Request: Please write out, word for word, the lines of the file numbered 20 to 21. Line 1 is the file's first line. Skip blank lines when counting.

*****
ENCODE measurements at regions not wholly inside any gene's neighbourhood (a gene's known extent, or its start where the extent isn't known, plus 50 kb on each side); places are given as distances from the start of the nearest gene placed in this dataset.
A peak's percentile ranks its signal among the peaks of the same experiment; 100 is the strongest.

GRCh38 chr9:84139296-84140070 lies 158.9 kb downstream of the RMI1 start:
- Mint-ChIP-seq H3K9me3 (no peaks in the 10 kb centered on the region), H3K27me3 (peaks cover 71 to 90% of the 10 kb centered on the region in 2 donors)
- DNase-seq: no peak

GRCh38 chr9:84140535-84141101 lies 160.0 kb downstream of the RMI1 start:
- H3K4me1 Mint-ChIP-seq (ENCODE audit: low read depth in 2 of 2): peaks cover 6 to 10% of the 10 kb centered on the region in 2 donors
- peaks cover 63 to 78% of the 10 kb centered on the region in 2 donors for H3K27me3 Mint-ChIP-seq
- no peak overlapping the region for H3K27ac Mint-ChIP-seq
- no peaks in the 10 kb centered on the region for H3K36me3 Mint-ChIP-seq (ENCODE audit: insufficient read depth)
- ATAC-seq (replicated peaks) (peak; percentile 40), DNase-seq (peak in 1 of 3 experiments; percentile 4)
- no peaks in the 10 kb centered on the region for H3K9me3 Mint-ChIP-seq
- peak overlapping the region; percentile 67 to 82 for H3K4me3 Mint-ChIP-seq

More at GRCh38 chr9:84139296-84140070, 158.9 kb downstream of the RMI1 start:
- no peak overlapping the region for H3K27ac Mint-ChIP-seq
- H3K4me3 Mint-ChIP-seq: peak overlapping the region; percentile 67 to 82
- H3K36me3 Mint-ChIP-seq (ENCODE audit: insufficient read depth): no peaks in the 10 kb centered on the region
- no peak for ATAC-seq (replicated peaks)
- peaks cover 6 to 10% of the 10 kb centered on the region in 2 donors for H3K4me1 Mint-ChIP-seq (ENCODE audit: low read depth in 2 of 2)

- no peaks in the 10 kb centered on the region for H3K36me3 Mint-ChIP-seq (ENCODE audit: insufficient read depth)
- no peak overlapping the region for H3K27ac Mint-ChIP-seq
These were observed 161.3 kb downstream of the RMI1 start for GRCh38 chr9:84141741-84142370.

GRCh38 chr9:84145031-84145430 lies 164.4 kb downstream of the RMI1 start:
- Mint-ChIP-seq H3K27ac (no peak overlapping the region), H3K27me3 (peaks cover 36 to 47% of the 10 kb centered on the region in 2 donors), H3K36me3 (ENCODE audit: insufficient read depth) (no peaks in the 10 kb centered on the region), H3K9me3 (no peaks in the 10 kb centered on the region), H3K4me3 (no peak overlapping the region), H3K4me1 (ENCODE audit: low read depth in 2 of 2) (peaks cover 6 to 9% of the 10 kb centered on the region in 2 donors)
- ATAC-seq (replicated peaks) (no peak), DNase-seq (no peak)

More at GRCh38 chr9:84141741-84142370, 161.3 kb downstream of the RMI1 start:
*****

- no peaks in the 10 kb centered on the region for H3K36me3 Mint-ChIP-seq (ENCODE audit: insufficient read depth)
- no peak overlapping the region for H3K27ac Mint-ChIP-seq